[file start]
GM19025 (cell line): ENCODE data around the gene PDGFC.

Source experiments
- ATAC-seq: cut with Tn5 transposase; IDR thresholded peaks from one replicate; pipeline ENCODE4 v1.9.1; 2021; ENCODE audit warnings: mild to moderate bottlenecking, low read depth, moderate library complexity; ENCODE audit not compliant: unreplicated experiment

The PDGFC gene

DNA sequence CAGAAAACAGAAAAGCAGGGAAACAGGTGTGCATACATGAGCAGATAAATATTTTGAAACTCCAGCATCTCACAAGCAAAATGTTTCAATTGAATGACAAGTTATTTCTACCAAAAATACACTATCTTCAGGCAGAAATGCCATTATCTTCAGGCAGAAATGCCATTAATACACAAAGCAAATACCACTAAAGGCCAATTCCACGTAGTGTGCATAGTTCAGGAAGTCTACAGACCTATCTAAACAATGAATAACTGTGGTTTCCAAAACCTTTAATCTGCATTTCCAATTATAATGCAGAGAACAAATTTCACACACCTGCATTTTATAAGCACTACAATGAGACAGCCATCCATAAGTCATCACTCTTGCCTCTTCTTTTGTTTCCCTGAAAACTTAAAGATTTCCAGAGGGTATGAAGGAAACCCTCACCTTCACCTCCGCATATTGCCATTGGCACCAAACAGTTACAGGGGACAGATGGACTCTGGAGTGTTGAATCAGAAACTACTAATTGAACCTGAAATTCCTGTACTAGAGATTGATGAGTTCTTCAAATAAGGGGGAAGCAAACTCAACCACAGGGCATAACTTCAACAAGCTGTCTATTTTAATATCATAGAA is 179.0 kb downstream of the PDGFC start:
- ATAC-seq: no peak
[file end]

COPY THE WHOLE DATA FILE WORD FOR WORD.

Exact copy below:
GM19025 (cell line): ENCODE data around the gene PDGFC.

Source experiments
- ATAC-seq: cut with Tn5 transposase; IDR thresholded peaks from one replicate; pipeline ENCODE4 v1.9.1; 2021; ENCODE audit warnings: mild to moderate bottlenecking, low read depth, moderate library complexity; ENCODE audit not compliant: unreplicated experiment

The PDGFC gene

DNA sequence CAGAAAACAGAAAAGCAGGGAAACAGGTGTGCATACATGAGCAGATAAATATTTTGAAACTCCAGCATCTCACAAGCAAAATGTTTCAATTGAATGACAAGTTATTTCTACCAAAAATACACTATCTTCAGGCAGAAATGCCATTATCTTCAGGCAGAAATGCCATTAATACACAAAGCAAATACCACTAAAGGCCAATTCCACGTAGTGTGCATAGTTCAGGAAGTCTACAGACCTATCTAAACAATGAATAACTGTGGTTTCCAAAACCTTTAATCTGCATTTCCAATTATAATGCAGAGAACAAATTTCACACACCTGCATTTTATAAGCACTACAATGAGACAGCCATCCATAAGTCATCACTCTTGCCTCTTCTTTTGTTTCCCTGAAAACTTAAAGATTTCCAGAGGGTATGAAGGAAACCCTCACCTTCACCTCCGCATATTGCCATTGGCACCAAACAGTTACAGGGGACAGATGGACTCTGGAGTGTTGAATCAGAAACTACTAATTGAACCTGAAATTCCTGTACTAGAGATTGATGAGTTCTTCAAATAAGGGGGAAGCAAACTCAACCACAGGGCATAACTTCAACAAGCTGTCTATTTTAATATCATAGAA is 179.0 kb downstream of the PDGFC start:
- ATAC-seq: no peak